I am a grand father of four, two of whom are babies and their mother’s no longer have the luxury of a baby bonus from the Government. One a school teacher has some legal entitlements to pay while on baby-leave, the other in a mid-size business gets nothing but the Government hand-out.
Amber Rust, an Oxford-educated stay-at-home mother, says "I love this woman, I want to go out for lunch with her.” Rust is speaking of Catherine Hakim, feminist foe and author, whose latest new paper called Feminist Myths and Magic Medicine, has caused another furore amongst the politically correct, claiming that women still want to "marry up": to marry men who are richer and cleverer than them.
Rust went on to say, “"And I love this line: 'Financial dependence on a man has lost none of its attractions after the equal opportunities revolution.' "
This it seems, is the crux of the debate, whether feminism has changed the mindset of women in the work force at all.
Kate Spicer who wrote the above cited article in The Australian, says that Catherine Hakim is not new to controversy. Her book “I Want to be a Housewife” didn't make the top 1000 feminist's Christmas gift list. Nor did her contribution last year, “Erotic Capital” , in that women's looks, sexuality and charm should be as highly valued as assets usually held in higher regard, such as brains.
In her latest work Hakim says that the truth is that most men and women have different career aspirations and priorities. One critic wrote that “It's like we're going back to Jane Austen. I am so anti-Hakim; she is all about the de-powering of women." (Strangely Jane Austen books and movie recreations are fabulously popular).
Rust however affirms Hakim, "The truth is women often end up earning less because somebody has to stay at home and be the parent. And until men can have babies, that will be the mother. The idea of women accepting and even desiring financial dependence, is an unpalatable truth, but Hakim is spot on. The truth hurts."
YouGov survey for The Sunday Times suggests Hakim has a point. It reveals that 64 per cent of women of all political views, ages and locations would have preferred to marry a man who earned more than them.
Survey – 55% of new mums would prefer to be…
Asked whether, if money were not a worry, they would prefer to stay at home with their children, 55 per cent said yes. And 53 per cent agreed that society puts pressure on women with children to go to work. Is that another sign that, as Hakim would have it, women want a rich husband and to enjoy domestic life?
Kate Spicer wrote that Hakim, a senior research fellow in the sociology department at the London School of Economics. Mostly she contributes to academic conversation with fellow social theorists, economists and, as she puts it, "that gender studies lot".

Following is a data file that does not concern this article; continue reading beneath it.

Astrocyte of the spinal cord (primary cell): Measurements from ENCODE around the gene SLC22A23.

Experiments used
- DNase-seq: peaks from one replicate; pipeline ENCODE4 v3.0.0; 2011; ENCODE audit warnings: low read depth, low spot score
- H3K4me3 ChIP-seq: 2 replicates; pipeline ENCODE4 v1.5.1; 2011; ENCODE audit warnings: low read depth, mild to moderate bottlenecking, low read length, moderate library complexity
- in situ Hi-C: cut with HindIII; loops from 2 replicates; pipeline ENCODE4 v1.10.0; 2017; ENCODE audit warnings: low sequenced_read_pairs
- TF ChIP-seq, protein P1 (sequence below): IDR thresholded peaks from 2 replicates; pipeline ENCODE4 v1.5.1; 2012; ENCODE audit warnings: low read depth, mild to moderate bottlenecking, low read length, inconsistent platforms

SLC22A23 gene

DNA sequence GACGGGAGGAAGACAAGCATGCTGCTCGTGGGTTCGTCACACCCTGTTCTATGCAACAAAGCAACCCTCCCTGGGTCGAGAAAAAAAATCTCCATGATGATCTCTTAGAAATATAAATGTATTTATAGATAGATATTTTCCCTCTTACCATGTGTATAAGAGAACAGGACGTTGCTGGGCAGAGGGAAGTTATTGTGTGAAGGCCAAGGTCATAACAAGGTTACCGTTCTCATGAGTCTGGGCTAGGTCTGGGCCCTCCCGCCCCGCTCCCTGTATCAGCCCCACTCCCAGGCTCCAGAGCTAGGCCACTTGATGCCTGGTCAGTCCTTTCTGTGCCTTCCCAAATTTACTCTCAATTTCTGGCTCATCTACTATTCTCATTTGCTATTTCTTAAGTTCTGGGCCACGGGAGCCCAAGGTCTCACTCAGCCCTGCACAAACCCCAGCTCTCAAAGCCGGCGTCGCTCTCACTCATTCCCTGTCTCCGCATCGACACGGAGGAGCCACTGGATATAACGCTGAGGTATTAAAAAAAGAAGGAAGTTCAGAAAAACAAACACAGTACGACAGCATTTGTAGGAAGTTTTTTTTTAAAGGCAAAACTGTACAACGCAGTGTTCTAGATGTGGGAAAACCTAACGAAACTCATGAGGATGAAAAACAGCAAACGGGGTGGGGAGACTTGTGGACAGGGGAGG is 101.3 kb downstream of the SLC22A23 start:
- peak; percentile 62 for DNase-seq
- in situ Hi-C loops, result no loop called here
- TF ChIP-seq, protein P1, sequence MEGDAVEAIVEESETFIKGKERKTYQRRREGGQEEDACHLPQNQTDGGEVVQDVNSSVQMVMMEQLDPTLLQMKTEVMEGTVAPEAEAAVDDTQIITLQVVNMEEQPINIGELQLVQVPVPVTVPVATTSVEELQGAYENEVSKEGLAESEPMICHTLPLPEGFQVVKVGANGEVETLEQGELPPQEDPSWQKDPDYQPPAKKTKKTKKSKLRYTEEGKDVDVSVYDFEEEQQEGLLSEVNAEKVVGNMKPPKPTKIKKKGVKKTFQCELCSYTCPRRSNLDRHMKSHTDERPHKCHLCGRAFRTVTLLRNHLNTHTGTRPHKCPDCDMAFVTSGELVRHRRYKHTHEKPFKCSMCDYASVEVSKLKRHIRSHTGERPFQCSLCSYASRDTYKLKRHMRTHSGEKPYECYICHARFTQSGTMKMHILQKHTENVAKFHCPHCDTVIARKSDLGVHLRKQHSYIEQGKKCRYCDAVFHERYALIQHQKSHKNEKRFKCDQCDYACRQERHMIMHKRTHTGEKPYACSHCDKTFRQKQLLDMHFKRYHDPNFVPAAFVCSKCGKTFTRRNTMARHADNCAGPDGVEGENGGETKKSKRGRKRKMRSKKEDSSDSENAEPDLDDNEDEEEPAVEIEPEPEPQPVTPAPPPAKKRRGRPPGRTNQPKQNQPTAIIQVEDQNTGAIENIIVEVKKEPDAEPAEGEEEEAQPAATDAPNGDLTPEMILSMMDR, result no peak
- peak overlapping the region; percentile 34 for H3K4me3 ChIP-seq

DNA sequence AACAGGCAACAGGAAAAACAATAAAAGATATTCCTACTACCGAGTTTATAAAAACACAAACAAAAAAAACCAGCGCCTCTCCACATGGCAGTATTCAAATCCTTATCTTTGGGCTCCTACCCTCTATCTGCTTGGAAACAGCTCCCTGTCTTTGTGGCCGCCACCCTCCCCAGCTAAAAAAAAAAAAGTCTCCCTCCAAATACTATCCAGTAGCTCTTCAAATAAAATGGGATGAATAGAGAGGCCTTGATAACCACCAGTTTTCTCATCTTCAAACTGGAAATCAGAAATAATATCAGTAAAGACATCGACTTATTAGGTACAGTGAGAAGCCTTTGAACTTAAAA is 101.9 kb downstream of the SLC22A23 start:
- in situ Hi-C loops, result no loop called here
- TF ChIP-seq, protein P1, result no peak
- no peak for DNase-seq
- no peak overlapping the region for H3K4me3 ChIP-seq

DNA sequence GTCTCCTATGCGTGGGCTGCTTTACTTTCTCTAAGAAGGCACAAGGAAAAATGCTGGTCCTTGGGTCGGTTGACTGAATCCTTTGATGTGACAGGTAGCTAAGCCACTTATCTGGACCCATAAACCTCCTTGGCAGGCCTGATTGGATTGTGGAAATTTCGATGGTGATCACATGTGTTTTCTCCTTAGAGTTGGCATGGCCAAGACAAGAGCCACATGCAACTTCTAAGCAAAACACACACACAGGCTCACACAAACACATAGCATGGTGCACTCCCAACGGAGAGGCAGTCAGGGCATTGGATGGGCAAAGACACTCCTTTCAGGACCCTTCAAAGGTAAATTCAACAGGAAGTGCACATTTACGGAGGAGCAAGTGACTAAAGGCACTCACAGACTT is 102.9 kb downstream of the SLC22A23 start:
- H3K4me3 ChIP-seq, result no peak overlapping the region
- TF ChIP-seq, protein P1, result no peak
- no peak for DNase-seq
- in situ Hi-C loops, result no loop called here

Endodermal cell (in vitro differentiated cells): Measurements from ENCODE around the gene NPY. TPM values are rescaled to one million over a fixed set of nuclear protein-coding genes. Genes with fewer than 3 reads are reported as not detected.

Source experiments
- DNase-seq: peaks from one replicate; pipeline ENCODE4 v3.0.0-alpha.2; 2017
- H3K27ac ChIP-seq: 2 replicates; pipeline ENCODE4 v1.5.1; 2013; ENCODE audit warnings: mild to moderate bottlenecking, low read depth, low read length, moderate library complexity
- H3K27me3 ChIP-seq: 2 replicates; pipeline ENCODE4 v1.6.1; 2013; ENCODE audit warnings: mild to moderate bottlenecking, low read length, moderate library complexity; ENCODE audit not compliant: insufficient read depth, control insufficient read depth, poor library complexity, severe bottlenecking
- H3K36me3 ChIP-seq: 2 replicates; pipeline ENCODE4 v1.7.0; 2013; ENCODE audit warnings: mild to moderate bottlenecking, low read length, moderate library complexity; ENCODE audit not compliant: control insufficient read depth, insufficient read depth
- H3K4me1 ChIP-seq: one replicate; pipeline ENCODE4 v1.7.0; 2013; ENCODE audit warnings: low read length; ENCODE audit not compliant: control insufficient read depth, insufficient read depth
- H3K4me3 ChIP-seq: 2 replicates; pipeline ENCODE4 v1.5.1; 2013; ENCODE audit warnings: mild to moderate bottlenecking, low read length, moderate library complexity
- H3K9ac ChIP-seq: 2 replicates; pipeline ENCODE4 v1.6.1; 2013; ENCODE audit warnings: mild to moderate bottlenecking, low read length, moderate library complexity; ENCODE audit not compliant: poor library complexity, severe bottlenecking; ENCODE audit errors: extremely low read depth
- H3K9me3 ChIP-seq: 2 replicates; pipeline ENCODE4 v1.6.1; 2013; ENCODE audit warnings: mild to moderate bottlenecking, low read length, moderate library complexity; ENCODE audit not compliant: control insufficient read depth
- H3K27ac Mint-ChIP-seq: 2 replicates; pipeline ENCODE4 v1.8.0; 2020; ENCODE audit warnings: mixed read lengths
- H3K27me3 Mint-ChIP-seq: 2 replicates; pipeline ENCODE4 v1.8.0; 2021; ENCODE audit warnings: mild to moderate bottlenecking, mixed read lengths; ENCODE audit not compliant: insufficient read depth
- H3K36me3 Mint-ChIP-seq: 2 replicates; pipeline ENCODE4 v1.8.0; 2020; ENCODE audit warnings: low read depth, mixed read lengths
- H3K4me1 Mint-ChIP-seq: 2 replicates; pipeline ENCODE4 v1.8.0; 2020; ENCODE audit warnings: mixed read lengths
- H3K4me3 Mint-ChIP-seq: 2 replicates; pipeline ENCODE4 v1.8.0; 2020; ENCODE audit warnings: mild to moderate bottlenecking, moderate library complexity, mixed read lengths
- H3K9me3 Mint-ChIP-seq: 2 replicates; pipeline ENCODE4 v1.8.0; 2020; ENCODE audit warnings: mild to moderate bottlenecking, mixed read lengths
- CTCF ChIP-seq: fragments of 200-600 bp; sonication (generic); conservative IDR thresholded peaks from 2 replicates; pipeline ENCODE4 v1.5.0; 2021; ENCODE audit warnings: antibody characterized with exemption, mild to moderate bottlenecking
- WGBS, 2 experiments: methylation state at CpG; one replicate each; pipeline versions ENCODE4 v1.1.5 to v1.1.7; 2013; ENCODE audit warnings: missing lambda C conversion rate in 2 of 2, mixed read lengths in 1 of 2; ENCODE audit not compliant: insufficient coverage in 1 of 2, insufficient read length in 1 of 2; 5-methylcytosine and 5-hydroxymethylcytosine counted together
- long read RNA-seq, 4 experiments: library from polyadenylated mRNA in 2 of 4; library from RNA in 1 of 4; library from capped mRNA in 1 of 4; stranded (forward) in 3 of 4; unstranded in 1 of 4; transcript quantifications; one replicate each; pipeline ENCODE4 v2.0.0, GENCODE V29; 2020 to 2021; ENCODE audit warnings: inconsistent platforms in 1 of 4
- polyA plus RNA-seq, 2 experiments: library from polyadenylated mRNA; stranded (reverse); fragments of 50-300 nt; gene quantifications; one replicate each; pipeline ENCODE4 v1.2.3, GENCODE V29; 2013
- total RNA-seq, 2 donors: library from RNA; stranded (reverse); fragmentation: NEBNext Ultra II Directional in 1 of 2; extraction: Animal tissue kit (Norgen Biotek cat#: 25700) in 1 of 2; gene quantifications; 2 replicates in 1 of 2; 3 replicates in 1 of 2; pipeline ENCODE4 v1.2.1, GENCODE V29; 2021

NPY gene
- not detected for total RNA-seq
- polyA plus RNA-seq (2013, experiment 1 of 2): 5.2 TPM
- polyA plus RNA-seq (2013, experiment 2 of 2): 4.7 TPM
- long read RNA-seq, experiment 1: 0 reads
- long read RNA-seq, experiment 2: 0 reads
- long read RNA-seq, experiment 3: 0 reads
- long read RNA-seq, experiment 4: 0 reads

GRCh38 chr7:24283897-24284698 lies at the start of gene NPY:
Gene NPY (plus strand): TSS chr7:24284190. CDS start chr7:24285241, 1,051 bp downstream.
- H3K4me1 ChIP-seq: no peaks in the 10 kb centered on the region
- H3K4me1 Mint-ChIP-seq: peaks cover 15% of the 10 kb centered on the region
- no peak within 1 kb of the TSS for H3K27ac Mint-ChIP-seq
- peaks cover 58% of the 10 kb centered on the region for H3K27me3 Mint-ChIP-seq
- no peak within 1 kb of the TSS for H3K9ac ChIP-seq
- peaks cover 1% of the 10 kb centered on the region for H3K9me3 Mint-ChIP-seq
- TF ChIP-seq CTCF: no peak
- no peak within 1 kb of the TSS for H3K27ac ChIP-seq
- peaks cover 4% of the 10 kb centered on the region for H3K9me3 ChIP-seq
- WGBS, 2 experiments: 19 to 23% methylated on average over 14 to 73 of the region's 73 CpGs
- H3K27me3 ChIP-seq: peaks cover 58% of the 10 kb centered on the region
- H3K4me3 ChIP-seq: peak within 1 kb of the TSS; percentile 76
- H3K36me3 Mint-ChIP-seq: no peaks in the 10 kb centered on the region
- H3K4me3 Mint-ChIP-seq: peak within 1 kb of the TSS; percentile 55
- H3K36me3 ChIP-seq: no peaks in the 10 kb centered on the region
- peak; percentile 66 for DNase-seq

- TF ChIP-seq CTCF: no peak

Spicer went on to say that there is no shortage of women applauding her. One Goldman Sachs banker supports Hakim's theory that emphasis on equality can undermine women's achievements. She describes how she was unable to enjoy a genuinely earned promotion because colleagues suspected it was down to a general "boost the number of female MDs"
She cites Belinda Robertson, chief executive of a company selling cashmere clothing, who says: "I employ lots of women with kids; they're much harder working, very efficient. But having a child is a conscious choice; it involves a lot of sacrifice. You can't have everything."
I make the point that this discussion reveals the reality of Australia life as well. One of his relatives is a part time working mother (Law) who makes no secret of the fact that she would much rather be at home raising her family but the financial realities do not permit her such delights. Australian working mothers would be very pleased to receive “parenting leave” to stay and home and raise the children.
The Australian government believes the nation can now afford 'maternity leave' (women and men) and but can the nation afford 'paid parenting leave'. Moreover, at what age would it cut out, when the youngest child was say, seven years of the age?
In some situations it has shown to be more financially viable for the wife to work and the husband stay home, but that is a very different scenario to 'paid parenting leave' for one or both spouses.
Australia is very fortunate with such forward thinking social policies for families. At this stage, I would be very surprised if the Government thought they could financially support 'paid parenting leave'. Until that happens, Catherine Hakim's summations seem to be realistic. Doesn't every parent want their daughter to marry someone financially secure – indeed, tradesman do very well today.
Dr Mark Tronson is a Baptist minister (retired) who served as the Australian cricket team chaplain for 17 years (2000 ret) and established Life After Cricket in 2001. He was recognised by the Olympic Ministry Medal in 2009 presented by Carl Lewis Olympian of the Century. He mentors young writers and has written 24 books, and enjoys writing. He is married to Delma, with four adult children and grand-children. Dr Tronson writes a daily article for Christian Today Australia (since 2008) and in November 2016 established Christian Today New Zealand. Dr Mark Tronson’s Press Service International in 2019 was awarded the Australasian Religious Press Association’s premier award, The Gutenberg.
Mark Tronson's archive of articles can be viewed at